I learned to know and love Italian literature mostly thanks to four people named John, Tibor, Zygmunt e Jeffrey. Names that are far from being Italian — someone will rightfully state – but four extraordinary scholars, due to their knowledge, originality, and depth of thought and of interpretation, and with whom I had the fortune of studying with while at university in the U.S. As we well know, the idea of Italy for five centuries was purely literary: a unified state did not exist, in the various states and statelets local dialects were spoken, and as well, at times the languages of the European powers that ruled them. The language conceived and forged by Dante, Petrarca and Boccaccio based on the Florentine vernacular model was the lingua franca only in literary text. When we speak of Italy and of Italians, we must always remember this fundamental fact, otherwise we risk stating nonsense. Those who have the pleasure of following this column may remember a previous article of mine, in which I maintained that contemporary Italian literature is enriched today by writers that are not Italian by birth, or that make their home outside of Italy, or that do not have any bond with Italy other than that of having adopted its language: Helena Janeczek, Jhumpa Lahiri, Amara Lakhous, Igiaba Scego, to name a few. The contribution of these writers is fundamental, not only because it reflects the multiple facets of contemporary Italian society, but also because each of these authors conveys in his or her books written in Italian, also the wisdom, perspective and intonation of the languages and cultures from which they come. Without their contribution, our language and our literature today would be lacking.
But let’s return to the professors with the non-Italian names. Having arrived to the U.S. after my university degree in Parma, I found myself studying with them and discovering a world that I barely knew existed: a world full of teachers and students of every ethnic origin and nationality that, from pure passion, decided to dedicate their lives to our literature and our culture. In the beginning, I was astounded and curious about their choice: Italian, after all, is a language that is not spoken by many people and is concentrated in one area — with an interesting past, no doubt, but not very relevant within the scenario of contemporary geopolitics.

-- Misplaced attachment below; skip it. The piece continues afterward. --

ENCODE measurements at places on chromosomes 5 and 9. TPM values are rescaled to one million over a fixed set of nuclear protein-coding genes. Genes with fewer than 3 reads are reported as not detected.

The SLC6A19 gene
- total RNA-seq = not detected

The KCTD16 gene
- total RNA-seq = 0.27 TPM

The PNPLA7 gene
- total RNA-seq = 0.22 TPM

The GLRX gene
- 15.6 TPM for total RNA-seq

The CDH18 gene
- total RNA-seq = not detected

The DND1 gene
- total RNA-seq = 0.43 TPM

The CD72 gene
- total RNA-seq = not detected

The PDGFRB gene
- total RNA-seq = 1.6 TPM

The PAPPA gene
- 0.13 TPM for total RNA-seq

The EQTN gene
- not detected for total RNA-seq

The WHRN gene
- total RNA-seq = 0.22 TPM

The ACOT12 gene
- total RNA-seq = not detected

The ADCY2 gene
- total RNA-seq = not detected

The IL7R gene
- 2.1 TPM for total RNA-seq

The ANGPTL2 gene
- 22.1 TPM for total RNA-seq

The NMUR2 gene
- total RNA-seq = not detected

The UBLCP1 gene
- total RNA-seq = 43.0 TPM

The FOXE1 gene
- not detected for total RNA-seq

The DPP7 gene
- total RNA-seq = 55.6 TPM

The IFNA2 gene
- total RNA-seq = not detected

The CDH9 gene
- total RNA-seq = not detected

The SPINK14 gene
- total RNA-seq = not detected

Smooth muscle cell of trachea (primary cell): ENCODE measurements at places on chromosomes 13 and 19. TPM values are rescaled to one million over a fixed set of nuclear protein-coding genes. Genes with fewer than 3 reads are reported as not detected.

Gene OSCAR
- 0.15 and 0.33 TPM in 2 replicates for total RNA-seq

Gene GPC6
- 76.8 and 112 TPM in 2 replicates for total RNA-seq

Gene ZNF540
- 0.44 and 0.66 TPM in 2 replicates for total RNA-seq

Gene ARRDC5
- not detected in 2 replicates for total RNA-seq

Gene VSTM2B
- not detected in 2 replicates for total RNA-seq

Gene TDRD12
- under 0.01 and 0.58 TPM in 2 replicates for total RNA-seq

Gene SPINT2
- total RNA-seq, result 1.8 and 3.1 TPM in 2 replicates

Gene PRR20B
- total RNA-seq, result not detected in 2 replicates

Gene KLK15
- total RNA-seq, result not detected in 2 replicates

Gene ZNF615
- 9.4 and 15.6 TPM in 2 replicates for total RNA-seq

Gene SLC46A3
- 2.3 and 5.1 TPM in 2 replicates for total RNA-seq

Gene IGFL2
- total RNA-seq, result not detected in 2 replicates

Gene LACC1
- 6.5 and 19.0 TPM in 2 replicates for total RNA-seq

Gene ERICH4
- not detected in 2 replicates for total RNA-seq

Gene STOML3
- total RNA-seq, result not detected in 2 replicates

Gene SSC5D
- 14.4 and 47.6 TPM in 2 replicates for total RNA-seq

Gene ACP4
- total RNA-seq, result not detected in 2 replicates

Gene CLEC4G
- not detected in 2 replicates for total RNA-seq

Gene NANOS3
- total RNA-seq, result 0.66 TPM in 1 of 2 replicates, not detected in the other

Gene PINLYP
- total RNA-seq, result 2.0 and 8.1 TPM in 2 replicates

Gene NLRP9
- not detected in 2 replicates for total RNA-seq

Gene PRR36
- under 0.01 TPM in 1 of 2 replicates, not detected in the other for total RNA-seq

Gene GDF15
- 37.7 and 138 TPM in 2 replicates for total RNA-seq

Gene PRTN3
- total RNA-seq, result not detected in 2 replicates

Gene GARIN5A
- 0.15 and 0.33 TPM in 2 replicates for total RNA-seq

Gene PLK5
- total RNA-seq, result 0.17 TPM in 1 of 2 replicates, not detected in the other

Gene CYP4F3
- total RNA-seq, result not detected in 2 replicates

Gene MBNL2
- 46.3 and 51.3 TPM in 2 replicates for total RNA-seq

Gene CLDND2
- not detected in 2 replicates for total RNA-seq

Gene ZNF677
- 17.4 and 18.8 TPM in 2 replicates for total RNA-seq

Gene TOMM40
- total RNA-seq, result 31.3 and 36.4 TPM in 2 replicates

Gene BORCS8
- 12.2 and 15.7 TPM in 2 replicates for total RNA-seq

The first professor that I found along my path was Tibor Wlassics (thanks to him, I began my American adventure). Tibor was born and raised in Hungary, he came from a prominent family, his father was imprisoned right after the war as an ‘enemy of the people’, and his mother died soon afterwards of heartbreak. He and his brother were able to study thanks to the Jesuits that hid their identity. In 1956, during the Hungarian Revolution, they were able to defect, and after the harsh repression, were able to cross over into Austria. When Red Cross officials asked the refugees where they wanted to go, Tibor replied, “where the sea is…I have never seen it”, and so he arrived in Genoa, without knowing one word of Italian, getting by only in Latin, which he knew perfectly. In only four years, he graduated university with a degree in Italian Literature and he married Luciana, a young woman who seemed to be the modern incarnation of the women of the Dolce Stil Novo. Thanks to a scholarship, he was able to continue his studies with a doctorate from Columbia University, and a dissertation on Dante, obviously.
Tibor founded the Master’s program at the University of Virginia, and the periodical Dante Studies that he managed for years, publishing seminal studies on Dante, Galileo and Pavese. But above all, he was a fantastic teacher and an incredible storyteller, with his deep baritone voice and his unmistakable Hungarian accent that followed him in whichever language he spoke. Each year, on the anniversary of the revolution of 1956, he would dedicate one of his lessons to it, tailored to a personal memory. He would always conclude the lesson by remembering how, on the day following the most violent clashes, the bodies of the young people killed by the Soviet troops on the streets of Budapest were covered by shovelfuls of quicklime to avoid infection, but to also serve as a warning. “The white flowers of the revolution” Tibor would call them. A surreal silence would come over the classroom, and amongst those twenty-somethings there wasn’t a dry eye.
Tibor, who was a distinguished philologist and a very refined critic, understood authors such as Dante and Galileo, mostly thanks to his personal experience as a victim of persecution, an exile, a refugee, a migrant. The more I think about it, the more I am happy to have studied Dante with that noble Hungarian man. “Italians First” does not make any sense, even when speaking of professors of Italian literature. I will speak to you of John, Zygmunt and Jeffrey at another time.
Translated by Emmelina De Feo